Of course the Dell product line representatives covered each of the major Dell product strategies for the next two years in detail. All of this was confidential, but you can guess where they are going by looking at Intel's marketing roll-out plans. Without disclosing any sensitive information, I can tell you that a big push is coming in the server area. Watch for Dell to continue to gobble up market share.

I had the opportunity to tour the new Dell server factory. The concept Dell is using for production of these machines is not an assembly line approach. Instead, they are using manufacturing "cells" to individually build each new server to specific customer requirements. They can also load specialized, customer specific software at the end of the manufacturing process. This allows the server to be shipped to a final destination with software loaded and configured to MIS department specifications. This is a part of the DELLPlus service.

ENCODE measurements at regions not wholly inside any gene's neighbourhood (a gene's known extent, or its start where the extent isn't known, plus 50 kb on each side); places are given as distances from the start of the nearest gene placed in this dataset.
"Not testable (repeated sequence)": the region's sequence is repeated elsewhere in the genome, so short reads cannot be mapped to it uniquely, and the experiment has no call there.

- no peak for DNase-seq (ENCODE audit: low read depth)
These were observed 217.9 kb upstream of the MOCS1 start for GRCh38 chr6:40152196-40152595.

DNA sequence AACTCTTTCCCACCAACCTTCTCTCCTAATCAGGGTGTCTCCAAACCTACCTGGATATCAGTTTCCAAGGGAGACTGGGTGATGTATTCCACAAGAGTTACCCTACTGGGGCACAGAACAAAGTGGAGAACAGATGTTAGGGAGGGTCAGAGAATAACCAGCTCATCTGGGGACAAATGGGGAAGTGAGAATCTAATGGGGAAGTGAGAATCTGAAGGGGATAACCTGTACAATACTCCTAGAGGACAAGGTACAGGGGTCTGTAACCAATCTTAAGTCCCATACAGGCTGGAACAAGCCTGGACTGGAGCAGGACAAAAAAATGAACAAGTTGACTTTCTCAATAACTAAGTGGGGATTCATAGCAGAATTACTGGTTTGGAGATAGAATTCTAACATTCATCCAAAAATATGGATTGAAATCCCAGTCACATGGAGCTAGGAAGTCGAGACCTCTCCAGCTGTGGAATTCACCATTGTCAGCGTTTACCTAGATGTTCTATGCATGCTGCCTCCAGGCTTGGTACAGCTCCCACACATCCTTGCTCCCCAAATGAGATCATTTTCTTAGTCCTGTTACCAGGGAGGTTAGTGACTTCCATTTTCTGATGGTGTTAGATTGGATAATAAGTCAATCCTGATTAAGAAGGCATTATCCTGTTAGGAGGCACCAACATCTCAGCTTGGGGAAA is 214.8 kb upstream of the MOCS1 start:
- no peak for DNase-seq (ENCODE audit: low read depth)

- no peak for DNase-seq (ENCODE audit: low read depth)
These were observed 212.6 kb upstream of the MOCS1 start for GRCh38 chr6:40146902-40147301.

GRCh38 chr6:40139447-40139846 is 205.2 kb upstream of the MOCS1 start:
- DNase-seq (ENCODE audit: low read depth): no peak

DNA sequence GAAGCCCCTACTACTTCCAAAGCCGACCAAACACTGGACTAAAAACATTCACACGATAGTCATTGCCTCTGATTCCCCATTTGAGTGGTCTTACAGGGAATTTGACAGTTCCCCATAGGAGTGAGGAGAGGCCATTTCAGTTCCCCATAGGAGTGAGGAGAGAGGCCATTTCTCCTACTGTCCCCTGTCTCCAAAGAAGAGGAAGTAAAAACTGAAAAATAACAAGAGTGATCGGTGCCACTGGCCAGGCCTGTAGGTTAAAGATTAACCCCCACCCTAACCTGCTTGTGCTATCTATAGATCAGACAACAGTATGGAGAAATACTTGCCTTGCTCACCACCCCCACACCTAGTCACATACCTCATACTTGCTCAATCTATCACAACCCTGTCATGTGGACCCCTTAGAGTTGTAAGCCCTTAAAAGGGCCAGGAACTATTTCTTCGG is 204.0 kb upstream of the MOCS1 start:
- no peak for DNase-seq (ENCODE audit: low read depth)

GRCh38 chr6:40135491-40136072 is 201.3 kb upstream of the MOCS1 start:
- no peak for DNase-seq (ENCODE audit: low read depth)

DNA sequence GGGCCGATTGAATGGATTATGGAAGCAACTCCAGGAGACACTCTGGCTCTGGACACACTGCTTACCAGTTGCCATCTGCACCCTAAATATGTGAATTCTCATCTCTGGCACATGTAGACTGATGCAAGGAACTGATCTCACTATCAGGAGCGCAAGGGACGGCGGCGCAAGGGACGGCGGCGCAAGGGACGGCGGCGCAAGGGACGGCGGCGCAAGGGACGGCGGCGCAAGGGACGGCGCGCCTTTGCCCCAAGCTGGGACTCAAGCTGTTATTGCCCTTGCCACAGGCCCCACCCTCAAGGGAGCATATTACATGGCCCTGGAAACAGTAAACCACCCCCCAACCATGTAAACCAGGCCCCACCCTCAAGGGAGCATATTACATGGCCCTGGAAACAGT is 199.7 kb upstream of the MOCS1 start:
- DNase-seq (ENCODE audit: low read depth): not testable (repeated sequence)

Now, for the lunch:

Michael joined our group at the Renaissance Hotel in Austin. This was mostly MIS executives from all over the United States and some of Dell's key regional sales representatives. I sat with Michael, John, and the representatives from McAfee (the antivirus software company). Since I am a part of a larger international company, with offices in many countries, my concerns during our lunch discussion centered around the challenges of having international employees working in foreign offices, and the MIS issues this situation can pose. Michael and John gave us some background on Dell's continued international expansion plans, and examples of how they are currently serving multi-country operations.

After lunch, Michael gave an informal "stand-up" talk about Dell's future vision, and then we moved to a period of question and answer. Dell had just announced a huge earnings increase the day before, and their stock had jumped up to 108! As you can imagine, the lunch was very upbeat.

My final impressions: Dell is on a roll, their "direct sales" model is proving to be incredibly successful, the Internet will be a very important tool for Dell marketing and support in the future, and the Dell Power Edge server line is now a serious contender.